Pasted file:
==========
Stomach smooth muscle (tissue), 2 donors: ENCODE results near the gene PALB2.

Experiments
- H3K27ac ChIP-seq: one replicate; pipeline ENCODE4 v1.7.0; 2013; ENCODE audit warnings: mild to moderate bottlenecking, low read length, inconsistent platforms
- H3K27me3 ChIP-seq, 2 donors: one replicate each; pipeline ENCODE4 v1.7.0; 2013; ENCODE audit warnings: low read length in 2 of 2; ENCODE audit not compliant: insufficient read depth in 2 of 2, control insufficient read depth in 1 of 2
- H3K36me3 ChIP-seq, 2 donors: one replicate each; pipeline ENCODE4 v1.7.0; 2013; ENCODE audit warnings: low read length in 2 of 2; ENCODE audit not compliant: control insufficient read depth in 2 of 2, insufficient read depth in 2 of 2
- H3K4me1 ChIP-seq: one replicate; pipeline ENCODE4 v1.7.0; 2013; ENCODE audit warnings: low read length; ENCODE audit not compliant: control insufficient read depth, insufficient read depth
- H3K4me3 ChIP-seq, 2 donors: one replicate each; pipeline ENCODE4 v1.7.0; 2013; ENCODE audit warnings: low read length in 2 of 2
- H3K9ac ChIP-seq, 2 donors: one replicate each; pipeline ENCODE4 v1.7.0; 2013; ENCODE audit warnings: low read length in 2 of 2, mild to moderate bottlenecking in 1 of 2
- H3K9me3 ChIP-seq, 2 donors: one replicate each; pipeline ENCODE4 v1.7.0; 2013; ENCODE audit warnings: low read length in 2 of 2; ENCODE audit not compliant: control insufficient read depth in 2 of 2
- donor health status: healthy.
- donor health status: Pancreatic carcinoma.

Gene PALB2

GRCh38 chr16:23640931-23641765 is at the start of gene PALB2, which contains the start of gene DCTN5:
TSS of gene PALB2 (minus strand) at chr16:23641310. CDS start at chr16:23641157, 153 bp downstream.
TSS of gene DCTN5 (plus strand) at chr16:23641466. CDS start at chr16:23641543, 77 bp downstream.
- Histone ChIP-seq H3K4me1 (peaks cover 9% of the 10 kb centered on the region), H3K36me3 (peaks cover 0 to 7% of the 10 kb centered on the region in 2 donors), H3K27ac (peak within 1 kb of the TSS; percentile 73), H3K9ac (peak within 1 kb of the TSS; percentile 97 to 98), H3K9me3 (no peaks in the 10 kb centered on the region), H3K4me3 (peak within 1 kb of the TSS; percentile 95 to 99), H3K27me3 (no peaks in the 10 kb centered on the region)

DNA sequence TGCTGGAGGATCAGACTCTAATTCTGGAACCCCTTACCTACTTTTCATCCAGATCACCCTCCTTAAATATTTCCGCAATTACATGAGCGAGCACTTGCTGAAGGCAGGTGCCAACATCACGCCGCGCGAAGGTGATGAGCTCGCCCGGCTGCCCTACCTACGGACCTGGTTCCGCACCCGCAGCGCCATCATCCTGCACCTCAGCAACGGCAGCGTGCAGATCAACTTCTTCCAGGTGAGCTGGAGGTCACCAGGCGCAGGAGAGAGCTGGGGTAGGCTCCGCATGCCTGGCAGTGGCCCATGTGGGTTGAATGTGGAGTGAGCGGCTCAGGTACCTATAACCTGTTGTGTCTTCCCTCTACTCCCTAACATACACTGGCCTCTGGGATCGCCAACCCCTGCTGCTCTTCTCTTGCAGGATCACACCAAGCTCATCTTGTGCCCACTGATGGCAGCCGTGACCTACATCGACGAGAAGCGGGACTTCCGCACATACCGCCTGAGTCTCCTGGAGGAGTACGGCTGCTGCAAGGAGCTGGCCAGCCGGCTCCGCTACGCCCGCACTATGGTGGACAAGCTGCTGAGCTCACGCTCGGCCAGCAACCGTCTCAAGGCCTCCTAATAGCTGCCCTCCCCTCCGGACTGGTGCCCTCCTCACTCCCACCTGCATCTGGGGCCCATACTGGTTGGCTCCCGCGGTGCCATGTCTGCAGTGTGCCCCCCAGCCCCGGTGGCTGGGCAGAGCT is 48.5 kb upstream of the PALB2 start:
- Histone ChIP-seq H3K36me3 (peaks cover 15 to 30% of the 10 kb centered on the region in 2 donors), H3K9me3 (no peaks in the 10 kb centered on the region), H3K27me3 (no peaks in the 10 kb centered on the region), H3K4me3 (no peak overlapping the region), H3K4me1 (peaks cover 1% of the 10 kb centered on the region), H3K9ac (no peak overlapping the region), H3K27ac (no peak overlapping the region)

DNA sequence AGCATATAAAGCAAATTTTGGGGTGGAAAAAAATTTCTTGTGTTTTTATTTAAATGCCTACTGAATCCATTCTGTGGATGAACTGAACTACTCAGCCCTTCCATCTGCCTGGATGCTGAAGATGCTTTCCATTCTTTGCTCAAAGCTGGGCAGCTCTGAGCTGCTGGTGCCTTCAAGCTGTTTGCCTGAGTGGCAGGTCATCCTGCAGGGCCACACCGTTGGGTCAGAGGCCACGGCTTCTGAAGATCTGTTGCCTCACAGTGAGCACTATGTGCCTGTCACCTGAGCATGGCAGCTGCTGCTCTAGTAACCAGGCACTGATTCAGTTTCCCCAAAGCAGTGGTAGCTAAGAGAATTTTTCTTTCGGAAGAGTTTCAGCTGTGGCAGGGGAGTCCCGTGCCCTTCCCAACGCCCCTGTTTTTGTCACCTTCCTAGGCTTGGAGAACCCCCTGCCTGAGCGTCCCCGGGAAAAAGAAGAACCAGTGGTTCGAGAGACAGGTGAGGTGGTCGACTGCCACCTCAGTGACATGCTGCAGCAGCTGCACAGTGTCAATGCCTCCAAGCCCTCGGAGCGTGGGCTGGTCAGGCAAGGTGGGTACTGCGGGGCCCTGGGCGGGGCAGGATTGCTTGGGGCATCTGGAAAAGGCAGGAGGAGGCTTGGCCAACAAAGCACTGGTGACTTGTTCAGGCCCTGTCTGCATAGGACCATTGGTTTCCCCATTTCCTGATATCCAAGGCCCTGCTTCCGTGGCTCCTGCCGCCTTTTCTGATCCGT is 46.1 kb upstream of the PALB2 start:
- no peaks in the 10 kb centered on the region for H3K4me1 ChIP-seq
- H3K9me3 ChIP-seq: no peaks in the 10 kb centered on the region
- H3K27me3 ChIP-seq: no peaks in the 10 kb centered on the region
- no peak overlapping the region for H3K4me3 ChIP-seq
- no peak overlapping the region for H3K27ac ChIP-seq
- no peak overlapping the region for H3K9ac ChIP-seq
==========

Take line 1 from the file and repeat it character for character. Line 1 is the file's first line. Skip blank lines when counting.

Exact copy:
Stomach smooth muscle (tissue), 2 donors: ENCODE results near the gene PALB2.